Vulvovaginal atrophy, also known as vaginal atrophy, atrophic vaginitis, and/or urogenital atrophy, is a condition that causes the vagina and tissue near the vagina to become dry, thin and inflamed. Vaginal atrophy is often caused by lack of a woman’s ability to produce estrogen due to any of the following:
Radiation treatments for ovarian cancer
Certain medications such as Tamoxifen or prolonged use of birth control
Vaginal dryness and/or atrophy stemming from prolonged breast feeding
Fractional carbon dioxide (CO2) lasers (e.g., MonaLisa Touch®, CO2RE Intima) are traditionally used to treat skin wrinkles or acne scarring and are being marketed as a non-surgical treatment for vulvovaginal atrophy. The safety and effectiveness of this procedure has not been documented. This micro-ablative procedure is performed in the physician’s office with local anesthetic.
Fractional laser or fractional carbon dioxide (CO2) laser treatment(s) for vulvovaginal atrophy is considered investigational.
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There is a lack of randomized controlled trials and comparative effectiveness studies. Long-term follow-up is also lacking.
American College of Obstetricians and Gynecologists. (2007, reaffirmed in 2017). Committee opinion (#378). Vaginal ‘rejuvenation’ and cosmetic vaginal procedures. Retrieved September 18, 2017 from https://www.acog.org.
Arroyo, C. (2017). Fractional CO2 laser treatment for vulvovaginal atrophy symptoms and vaginal rejuvenation in perimenopausal women. International Journal of Women’s Health, (9), 591-595. (Level 4 evidence)
Behnia-Willison, F., Sarraf, S., Miller, J., Mohamadi, B., Care, A.S., am, A., et al. (2017). Safety and long-term efficacy of fractional CO2 laser treatment in women suffering from genitourinary syndrome of menopause. European Journal of Obstetrics, Gynecology, and Reproductive Biology, 213, 39-44. Abstract retrieved September 26, 2018 from PubMed database.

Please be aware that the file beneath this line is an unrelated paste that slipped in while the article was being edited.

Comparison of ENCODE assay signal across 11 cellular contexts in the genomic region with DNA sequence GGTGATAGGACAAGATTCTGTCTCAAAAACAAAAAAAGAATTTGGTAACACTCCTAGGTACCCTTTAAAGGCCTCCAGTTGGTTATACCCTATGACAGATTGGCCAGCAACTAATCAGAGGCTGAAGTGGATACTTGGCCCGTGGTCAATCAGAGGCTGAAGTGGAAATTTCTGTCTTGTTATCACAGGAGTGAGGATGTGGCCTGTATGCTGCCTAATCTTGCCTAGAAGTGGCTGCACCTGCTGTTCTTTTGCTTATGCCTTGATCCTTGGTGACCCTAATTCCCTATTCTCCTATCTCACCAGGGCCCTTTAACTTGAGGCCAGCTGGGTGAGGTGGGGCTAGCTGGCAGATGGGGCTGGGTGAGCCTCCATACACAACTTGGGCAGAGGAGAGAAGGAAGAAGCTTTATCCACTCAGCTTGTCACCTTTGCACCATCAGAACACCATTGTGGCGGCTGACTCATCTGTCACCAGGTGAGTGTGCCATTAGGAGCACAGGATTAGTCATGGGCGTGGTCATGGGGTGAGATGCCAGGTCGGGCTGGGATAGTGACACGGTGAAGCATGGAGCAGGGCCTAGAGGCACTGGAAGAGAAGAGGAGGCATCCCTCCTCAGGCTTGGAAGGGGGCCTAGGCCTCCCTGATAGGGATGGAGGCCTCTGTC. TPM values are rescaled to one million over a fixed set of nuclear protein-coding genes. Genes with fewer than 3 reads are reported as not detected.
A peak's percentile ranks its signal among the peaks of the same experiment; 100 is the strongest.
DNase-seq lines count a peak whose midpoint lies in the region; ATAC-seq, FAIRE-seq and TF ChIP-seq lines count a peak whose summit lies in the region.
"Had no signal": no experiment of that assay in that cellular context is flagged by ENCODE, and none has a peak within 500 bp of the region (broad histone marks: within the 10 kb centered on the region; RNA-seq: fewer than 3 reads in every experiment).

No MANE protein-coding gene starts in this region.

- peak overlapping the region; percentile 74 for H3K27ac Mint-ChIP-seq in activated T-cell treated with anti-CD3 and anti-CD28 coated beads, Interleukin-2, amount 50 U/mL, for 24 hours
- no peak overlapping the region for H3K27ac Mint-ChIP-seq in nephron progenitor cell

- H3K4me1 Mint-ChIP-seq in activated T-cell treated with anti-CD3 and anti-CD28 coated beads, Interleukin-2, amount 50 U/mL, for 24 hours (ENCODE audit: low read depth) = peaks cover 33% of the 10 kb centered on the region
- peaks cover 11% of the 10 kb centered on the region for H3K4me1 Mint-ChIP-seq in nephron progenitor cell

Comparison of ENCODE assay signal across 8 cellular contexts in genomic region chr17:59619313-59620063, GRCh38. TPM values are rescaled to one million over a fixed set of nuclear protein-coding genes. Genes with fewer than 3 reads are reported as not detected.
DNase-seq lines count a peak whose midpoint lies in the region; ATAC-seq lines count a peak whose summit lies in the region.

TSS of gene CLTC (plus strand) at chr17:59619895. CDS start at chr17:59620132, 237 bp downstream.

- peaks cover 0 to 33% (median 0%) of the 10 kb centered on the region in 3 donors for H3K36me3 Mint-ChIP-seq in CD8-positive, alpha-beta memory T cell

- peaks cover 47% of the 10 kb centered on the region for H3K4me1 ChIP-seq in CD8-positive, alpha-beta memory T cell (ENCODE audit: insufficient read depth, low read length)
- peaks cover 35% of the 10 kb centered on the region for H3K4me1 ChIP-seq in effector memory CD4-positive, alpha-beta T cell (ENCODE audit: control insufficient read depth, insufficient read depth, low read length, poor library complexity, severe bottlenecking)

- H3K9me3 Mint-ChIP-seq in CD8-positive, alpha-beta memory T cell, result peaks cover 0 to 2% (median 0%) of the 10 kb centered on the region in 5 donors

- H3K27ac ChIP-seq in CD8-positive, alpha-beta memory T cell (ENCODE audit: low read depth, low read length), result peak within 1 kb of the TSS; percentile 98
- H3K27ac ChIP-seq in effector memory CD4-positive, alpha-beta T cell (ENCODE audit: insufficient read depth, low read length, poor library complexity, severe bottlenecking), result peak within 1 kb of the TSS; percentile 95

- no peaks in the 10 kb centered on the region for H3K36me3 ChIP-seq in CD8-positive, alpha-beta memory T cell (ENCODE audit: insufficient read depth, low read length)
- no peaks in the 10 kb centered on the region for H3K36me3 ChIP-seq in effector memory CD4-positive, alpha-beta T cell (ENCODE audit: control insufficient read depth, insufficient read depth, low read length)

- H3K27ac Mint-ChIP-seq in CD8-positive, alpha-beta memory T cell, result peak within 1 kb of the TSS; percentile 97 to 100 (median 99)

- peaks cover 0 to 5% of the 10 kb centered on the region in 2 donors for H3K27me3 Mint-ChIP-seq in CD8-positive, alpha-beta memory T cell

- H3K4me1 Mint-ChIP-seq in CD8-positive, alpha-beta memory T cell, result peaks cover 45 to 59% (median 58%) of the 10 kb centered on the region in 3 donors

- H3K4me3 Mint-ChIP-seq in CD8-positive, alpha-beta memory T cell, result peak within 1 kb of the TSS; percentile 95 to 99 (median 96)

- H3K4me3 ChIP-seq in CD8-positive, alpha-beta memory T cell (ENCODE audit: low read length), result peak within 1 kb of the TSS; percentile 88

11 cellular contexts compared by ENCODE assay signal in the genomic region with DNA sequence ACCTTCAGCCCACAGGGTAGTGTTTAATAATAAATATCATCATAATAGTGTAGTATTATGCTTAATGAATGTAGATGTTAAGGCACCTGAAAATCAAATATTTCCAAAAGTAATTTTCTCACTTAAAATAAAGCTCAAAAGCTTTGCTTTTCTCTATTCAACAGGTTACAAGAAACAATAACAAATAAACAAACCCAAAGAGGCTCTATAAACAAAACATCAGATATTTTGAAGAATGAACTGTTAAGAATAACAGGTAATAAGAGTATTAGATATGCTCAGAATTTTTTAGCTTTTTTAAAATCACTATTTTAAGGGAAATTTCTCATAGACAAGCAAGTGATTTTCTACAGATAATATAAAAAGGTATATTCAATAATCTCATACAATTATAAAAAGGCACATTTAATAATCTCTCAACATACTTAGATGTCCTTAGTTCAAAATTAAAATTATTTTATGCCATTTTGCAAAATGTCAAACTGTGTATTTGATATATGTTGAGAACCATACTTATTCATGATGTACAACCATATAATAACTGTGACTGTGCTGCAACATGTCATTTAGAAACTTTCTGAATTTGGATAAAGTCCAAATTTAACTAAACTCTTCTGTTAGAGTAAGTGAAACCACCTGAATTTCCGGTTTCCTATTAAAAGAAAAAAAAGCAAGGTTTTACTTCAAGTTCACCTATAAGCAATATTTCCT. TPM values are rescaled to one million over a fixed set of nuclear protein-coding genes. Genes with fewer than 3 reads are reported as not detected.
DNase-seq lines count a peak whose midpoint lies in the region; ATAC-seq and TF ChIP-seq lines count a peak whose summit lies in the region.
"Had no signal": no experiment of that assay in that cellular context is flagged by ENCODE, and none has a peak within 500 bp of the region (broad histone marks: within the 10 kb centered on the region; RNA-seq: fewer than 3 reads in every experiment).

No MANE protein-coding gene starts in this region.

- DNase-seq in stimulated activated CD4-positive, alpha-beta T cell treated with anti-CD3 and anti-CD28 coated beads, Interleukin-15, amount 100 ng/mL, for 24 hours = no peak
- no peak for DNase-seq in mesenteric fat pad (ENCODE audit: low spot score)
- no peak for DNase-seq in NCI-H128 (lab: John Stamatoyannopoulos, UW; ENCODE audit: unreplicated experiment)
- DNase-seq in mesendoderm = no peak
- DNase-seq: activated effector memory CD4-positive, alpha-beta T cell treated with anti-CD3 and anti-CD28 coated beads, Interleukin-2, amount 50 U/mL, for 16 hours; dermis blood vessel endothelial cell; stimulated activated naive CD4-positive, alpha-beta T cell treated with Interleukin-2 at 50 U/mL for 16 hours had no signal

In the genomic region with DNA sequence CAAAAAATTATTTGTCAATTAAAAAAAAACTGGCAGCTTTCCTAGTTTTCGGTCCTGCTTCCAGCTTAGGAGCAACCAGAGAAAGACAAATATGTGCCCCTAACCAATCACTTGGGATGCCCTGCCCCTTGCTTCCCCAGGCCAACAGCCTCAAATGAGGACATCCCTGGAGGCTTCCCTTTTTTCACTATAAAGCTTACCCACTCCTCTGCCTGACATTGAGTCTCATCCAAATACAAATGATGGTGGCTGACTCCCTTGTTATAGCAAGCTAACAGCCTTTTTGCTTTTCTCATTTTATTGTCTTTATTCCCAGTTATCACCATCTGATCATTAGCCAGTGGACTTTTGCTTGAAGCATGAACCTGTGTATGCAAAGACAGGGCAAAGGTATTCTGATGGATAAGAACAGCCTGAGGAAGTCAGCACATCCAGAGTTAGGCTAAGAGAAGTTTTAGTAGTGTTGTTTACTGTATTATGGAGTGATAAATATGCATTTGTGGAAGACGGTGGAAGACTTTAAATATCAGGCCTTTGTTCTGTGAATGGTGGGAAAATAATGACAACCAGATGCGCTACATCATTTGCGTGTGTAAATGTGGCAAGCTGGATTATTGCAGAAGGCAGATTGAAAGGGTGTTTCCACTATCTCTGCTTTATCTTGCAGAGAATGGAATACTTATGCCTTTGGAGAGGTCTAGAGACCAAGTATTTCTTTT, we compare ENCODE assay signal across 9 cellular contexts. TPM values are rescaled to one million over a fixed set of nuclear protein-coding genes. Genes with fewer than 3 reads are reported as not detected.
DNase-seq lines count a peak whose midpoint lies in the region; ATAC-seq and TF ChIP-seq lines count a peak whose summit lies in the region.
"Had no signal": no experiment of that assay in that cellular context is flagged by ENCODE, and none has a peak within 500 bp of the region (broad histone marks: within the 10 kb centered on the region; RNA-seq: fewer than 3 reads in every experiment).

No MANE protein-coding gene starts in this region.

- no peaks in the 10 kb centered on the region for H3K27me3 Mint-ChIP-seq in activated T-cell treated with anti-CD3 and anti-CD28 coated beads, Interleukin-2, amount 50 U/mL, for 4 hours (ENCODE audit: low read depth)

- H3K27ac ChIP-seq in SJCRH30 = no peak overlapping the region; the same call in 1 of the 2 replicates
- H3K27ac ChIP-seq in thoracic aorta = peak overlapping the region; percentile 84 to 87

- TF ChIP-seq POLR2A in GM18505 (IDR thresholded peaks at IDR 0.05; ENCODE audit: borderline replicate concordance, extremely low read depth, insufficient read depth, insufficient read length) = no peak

Perino, A., Calligaro, A., Forlani, F., Tiberio, C., Cucinella, G., Svelato, A., et al. (2015). Vulvo-vaginal atrophy: a new treatment modality using thermo-ablative fractional CO2 laser. Maturitas. 80 (3), 296-301. Abstract retrieved August 26, 2016 from PubMed database.
Salvatore. S., Nappi, R., Zerbinati, N., Calligaro, A., Ferrero, S., Origoni. M., et al. (2014). A 12-week treatment with fractional CO2 laser for vulvovaginal atrophy: a pilot study. Climacteric, 17 (4), 363-369. Abstract retrieved August 26, 2016 from PubMed database.
Sokol, E.R. & Karram, M.M. (2016). An assessment of the safety and efficacy of a fractional CO2 laser system for the treatment of vulvovaginal atrophy. Menopause, 23 (10), 1102-1107. Abstract retrieved September 26, 2018 from PubMed database.
U.S. Food and Drug Administration. (2011, January). Center for Devices and Radiologic Health. 510(k) Premarket Notification Database K103288. Retrieved August 26, 2016 from http://www.fda.gov.
U.S. Food and Drug Administration. (2013, December). Center for Devices and Radiologic Health. 510(k) Premarket Notification Database K133895. Retrieved August 26, 2016 from http://www.fda.gov.
American College of Obstetricians and Gynecologists. (2016, May). Position Statement: Fractional laser treatment of vulvovaginal atrophy and U.S. Food and Drug Administration clearance. Retrieved August 26, 2016 from https://www.acog.org.
Winifred S. Hayes, Inc. Health Technology Brief. (2018, March). Laser therapy using MonaLisa Touch (Cynosure Inc.) for vulvovaginal atrophy. Retrieved September 25, 2018 from www.Hayesinc.com/subscribers (20 articles and/or guidelines reviewed)
ORIGINAL EFFECTIVE DATE: 1/14/2017
MOST RECENT REVIEW DATE: 11/8/2018
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